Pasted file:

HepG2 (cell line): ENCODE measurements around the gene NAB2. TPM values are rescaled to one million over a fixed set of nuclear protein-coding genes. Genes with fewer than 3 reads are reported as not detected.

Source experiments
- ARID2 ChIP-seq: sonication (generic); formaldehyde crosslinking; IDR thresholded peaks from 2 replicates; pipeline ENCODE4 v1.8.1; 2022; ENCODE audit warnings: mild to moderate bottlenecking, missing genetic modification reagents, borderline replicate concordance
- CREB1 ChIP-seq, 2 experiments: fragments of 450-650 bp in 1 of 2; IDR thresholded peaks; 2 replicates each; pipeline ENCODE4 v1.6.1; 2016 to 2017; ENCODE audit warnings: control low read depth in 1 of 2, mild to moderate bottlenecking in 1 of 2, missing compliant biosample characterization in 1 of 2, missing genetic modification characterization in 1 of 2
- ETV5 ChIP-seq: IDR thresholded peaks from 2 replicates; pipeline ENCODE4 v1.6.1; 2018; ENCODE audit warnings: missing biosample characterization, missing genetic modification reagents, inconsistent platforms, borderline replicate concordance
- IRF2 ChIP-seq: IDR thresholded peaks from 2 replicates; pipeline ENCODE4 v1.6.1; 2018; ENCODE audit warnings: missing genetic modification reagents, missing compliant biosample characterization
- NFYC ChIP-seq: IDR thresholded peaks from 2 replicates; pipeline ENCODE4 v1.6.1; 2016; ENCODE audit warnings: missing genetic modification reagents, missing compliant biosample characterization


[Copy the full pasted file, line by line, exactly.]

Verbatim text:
HepG2 (cell line): ENCODE measurements around the gene NAB2. TPM values are rescaled to one million over a fixed set of nuclear protein-coding genes. Genes with fewer than 3 reads are reported as not detected.

Source experiments
- ARID2 ChIP-seq: sonication (generic); formaldehyde crosslinking; IDR thresholded peaks from 2 replicates; pipeline ENCODE4 v1.8.1; 2022; ENCODE audit warnings: mild to moderate bottlenecking, missing genetic modification reagents, borderline replicate concordance
- CREB1 ChIP-seq, 2 experiments: fragments of 450-650 bp in 1 of 2; IDR thresholded peaks; 2 replicates each; pipeline ENCODE4 v1.6.1; 2016 to 2017; ENCODE audit warnings: control low read depth in 1 of 2, mild to moderate bottlenecking in 1 of 2, missing compliant biosample characterization in 1 of 2, missing genetic modification characterization in 1 of 2
- ETV5 ChIP-seq: IDR thresholded peaks from 2 replicates; pipeline ENCODE4 v1.6.1; 2018; ENCODE audit warnings: missing biosample characterization, missing genetic modification reagents, inconsistent platforms, borderline replicate concordance
- IRF2 ChIP-seq: IDR thresholded peaks from 2 replicates; pipeline ENCODE4 v1.6.1; 2018; ENCODE audit warnings: missing genetic modification reagents, missing compliant biosample characterization
- NFYC ChIP-seq: IDR thresholded peaks from 2 replicates; pipeline ENCODE4 v1.6.1; 2016; ENCODE audit warnings: missing genetic modification reagents, missing compliant biosample characterization